ScienceInsider

Breaking news and analysis from the world of science policy

  • White House Science Adviser Criticizes FIRST Act

    Displeased. White House science adviser John Holdren, shown at a U.S. Senate hearing on Tuesday, opposes a bill that he says would weaken the National Science Foundation.

    Displeased. White House science adviser John Holdren, shown at a U.S. Senate hearing on Tuesday, opposes a bill that he says would weaken the National Science Foundation.

    U.S. Senate Committee on Appropriations

    Pending legislation to alter the grantmaking process at the National Science Foundation (NSF) “would have an extraordinarily unfortunate effect” on the $7 billion research agency, presidential science adviser John Holdren said today.

    Holdren’s comments, made at the annual AAAS Forum on Science and Technology Policy (AAAS publishes ScienceInsider), are the first public reaction from the White House to the Frontiers in Innovation, Research, Science, and Technology (FIRST) Act, a 2-year reauthorization of NSF programs that is expected to be approved this month by the science committee of the U.S. House of Representatives. Holdren’s words are consistent with the view of many academic leaders that the bill is part of a broader attack by congressional Republicans on federally funded science.

    “I think that NSF’s peer-review process has proven itself over the years in a manner that has made it the envy of the world,” Holdren told attendees at the AAAS forum in Washington, D.C. “Everybody else is trying to mimic the success NSF has had from funding research. I don’t think we should be trying to fix something that isn’t broken.”

  • California Stem Cell Institute Picks Industry Veteran as President

    New CIRM head Randy Mills (left) with the chair of the group's board, Jonathan Thomas.

    Hired. New CIRM head Randy Mills (left) with the chair of the group's board, Jonathan Thomas.

    Todd Dubnicoff

    After a 6-month search, the California Institute for Regenerative Medicine (CIRM) has announced a new president. Predictably, the $3 billion agency is turning to a veteran of the private sector to guide it through a phase where industry savvy will be critical to its survival.

    Randy Mills, who spent the last 10 years as CEO of the stem cell-focused Osiris Therapeutics, will take the helm as the agency plans for an uncertain financial future and attempts to move more of its research to the clinic. “We now reach a time in our CIRM life which is sort of mid-life,” the governing board’s chair, Jonathan Thomas, said at a meeting today in Burlingame, California. Since the 2004 California ballot initiative that funded the new agency with bond sales, CIRM has awarded about $1.7 billion in grants to scientists at 65 institutions, including university medical schools and private companies. But with funding from those bonds set to run out in 2017, CIRM is working to sweeten its relationship with industry and fulfill its mandate of getting therapies to patients.

    Mills fits right into that goal, Jeff Sheehy, a CIRM board member and HIV patient advocate, tells ScienceInsider. “We’re getting someone who’s actually taken a stem cell product to market.” Under Mills’s leadership, Columbia, Maryland-based Osiris became the first company to receive regulatory approval for a stem cell drug. Canadian regulators in 2012 approved Prochymal to treat complications from bone marrow transplants. “We need something like that to happen with some of our projects,” Sheehy says.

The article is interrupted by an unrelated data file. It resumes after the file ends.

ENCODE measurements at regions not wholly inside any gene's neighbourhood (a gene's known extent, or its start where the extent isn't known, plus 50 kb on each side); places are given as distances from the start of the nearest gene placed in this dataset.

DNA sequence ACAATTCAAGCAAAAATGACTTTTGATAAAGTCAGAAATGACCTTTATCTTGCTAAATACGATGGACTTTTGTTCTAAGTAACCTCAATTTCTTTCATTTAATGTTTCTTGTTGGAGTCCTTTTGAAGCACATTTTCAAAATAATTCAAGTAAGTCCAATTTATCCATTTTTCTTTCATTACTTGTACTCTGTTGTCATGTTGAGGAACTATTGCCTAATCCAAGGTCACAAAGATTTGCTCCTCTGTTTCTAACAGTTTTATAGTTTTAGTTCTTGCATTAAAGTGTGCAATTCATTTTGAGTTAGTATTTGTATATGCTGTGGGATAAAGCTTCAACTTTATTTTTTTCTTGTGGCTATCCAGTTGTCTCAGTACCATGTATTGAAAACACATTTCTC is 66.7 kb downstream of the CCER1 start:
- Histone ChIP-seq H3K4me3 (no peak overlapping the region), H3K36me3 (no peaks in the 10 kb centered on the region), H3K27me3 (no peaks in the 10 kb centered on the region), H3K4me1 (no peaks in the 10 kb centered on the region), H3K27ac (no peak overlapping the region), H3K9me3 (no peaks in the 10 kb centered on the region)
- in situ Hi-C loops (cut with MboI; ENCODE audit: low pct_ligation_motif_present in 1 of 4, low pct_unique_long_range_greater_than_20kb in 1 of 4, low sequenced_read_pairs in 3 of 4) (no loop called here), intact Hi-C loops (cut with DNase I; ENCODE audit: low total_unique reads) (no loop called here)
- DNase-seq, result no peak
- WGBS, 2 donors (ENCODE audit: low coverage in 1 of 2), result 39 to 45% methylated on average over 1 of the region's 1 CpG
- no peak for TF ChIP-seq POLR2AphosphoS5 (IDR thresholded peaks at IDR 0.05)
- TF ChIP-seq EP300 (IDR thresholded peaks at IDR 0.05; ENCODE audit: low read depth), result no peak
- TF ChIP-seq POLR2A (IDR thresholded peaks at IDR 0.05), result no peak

• Bigger, Better Arctic Studies Needed, U.S. Report Argues

    It's cold up there. Arctic sea ice cover in September 2010, from data collected by a NASA satellite.

    It's cold up there. Arctic sea ice cover in September 2010, from data collected by a NASA satellite.

    NASA Goddard's Scientific Visualization Studio

    A new ocean. An unpredictable landscape changing faster than any other place on Earth. And remote, impenetrable places that are hard to reach and sit in darkness for months each year. Those are just some of the things awaiting researchers who will confront the challenge of studying the Arctic in the 21st century, concludes a report released yesterday.

    “The climate, biology, and society in the Arctic are changing in rapid, complex, and interactive ways, with effects throughout the region and, increasingly, the globe,” finds the report from the National Research Council (NRC) of the U.S. National Academies. “Understanding the Arctic system has never been more important.”

    The study, sponsored by several U.S. science agencies, aims to identify “the questions that in five or ten years’ time we will kick ourselves for not asking now,” the NRC expert panel writes.

    There’s no shortage of questions emerging as the Arctic melts. Sea ice is vanishing at an alarming rate. Warm water is entering the Arctic from the Atlantic Ocean, with the impacts still unclear. The Arctic Ocean is becoming fresher due to melting ice and changes in hydrology on land. As permafrost melts, some trees are growing faster, while others find their roots inundated with liquid water. “The cascading ecological impacts (e.g. on bears, caribou, small mammals and insects) are unknown,” the report notes.

  • U.S. Science Chiefs Field Questions, Hard and Soft, at Innovation Hearing

    Energy Secretary Ernest Moniz brought an artificial hand created by a 3D printer (inset) to yesterday's U.S. Senate hearing on innovation

    Hands-on. Energy Secretary Ernest Moniz brought an artificial hand created by a 3D printer (inset) to yesterday's U.S. Senate hearing on innovation, which also included testimony from National Institutes of Health chief Francis C